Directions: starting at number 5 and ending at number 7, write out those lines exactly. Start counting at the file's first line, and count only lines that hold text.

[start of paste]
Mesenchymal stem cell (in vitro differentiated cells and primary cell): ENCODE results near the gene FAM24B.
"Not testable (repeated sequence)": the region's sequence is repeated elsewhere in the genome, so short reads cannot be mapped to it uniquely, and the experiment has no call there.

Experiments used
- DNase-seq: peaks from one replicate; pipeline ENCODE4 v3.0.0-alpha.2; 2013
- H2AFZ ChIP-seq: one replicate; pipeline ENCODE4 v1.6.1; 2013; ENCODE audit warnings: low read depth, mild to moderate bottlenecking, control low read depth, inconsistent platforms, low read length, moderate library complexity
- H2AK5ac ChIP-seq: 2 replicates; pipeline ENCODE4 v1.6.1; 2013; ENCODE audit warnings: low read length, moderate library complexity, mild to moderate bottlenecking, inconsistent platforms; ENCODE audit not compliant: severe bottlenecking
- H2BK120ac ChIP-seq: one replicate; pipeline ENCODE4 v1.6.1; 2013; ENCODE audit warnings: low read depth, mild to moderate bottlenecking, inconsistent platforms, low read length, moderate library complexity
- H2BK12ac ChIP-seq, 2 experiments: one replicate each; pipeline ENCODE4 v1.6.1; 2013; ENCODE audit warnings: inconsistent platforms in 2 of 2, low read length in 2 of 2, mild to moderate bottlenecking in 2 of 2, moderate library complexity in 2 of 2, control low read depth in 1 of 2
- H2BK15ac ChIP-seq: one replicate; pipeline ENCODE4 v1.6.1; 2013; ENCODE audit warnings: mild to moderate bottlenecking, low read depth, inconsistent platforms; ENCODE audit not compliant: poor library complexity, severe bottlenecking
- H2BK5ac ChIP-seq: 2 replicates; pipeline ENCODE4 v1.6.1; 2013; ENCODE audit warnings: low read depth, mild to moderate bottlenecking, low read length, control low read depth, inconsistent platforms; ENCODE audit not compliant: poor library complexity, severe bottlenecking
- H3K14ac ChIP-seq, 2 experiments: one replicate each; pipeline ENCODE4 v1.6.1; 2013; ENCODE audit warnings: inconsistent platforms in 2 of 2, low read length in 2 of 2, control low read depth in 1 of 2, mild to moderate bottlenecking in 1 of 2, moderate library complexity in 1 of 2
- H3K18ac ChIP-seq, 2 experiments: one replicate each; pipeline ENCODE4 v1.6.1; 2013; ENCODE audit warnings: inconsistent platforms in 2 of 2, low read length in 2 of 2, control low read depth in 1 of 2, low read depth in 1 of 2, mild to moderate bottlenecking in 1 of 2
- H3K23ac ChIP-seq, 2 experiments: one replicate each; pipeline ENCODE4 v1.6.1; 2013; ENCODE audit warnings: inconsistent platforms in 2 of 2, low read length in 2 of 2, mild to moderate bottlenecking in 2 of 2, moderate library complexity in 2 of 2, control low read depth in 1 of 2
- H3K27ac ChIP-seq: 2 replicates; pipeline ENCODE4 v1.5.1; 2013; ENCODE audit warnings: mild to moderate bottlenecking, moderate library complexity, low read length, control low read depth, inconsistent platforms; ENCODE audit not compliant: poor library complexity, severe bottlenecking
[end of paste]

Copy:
- H2AFZ ChIP-seq: one replicate; pipeline ENCODE4 v1.6.1; 2013; ENCODE audit warnings: low read depth, mild to moderate bottlenecking, control low read depth, inconsistent platforms, low read length, moderate library complexity
- H2AK5ac ChIP-seq: 2 replicates; pipeline ENCODE4 v1.6.1; 2013; ENCODE audit warnings: low read length, moderate library complexity, mild to moderate bottlenecking, inconsistent platforms; ENCODE audit not compliant: severe bottlenecking
- H2BK120ac ChIP-seq: one replicate; pipeline ENCODE4 v1.6.1; 2013; ENCODE audit warnings: low read depth, mild to moderate bottlenecking, inconsistent platforms, low read length, moderate library complexity